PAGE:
Barda: We need points
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Israel’s chances of qualifying for UEFA EURO 2012 in Poland/Ukraine could well come down to how they perform in their next two matches against Croatia and Greece. That, at least, is the opinion of their free-scoring forward Elyaniv Barda, whom caught up with at his Belgian club, Racing Genk.

Forty years is a long time, in anyone’s book. As far as long-suffering football fans are concerned, four decades of near misses and lost opportunities have the potential to severely test their collective patience. Mexico 1970 marked Israel’s first – and so far only – appearance at the final stages of a FIFA World Cup™, and the country has been desperate for a repeat performance ever since. But before minds turn to Brazil 2014, the immediate objective is Poland/Ukraine and EURO 2012, a tournament for which the Blue and Whites have never qualified.

The nation’s first two outings in Group F, which produced a 3-1 victory over Malta and a scoreless draw with Georgia, were greeted with concern by unconvinced supporters and local media, whose expectations have increased in line with the impressive yet ultimately unsuccessful qualifying campaigns for EURO 2008 and the 2010 FIFA World Cup. “The national team is on the right track,” states Barda. “That said, if we don’t pick up any points from our next two games, qualifying will become something of a mission impossible,” he adds.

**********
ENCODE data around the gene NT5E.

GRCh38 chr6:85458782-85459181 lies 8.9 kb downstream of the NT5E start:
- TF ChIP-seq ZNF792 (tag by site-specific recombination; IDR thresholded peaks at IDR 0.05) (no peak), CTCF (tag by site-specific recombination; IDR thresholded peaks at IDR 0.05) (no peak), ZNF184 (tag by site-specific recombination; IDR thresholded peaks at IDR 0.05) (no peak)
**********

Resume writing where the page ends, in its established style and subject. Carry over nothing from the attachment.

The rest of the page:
For Israel’s players, it is no longer a question of simply taking part. They firmly believe that the time has come to begin gatecrashing the grand international gatherings that they have missed out on in the past, and a win in their home clash with Croatia would represent a huge step in that particular direction. “The last time we played Croatia in qualifying, they beat us twice, but only just. We’ll be out for revenge,” explains the Genk striker.

Benayoun blow
“We’re going to be playing two sides that have designs on topping the group, and rightly so. They’re both direct rivals of ours, which makes these matches absolutely crucial. They’re hurdles in our path that we’re simply going to have to overcome,” says the former Hapoel Tel Aviv player.

One of the first names on the teamsheet since making his full international debut back in 2007, the amiable Barda, who also spent two years performing with distinction for Israel’s U-21 side, is lucid and honest in his analysis of his country’s chances of success. For example, he makes no attempt to hide the fact that without the injured Yossi Benayoun in the line-up, the upcoming qualifiers will pose an even tougher challenge. “Without him, it’s certainly going to be very tricky. We were all hoping he would be able to play, because on the pitch he’s a real leader,” he says.

Top-level football is all about the little details, such as remaining totally focused for 90 minutes... we’ve been guilty of letting high-pressure matches pass us by, because of factors like that.
Elyaniv Barda, Israel forward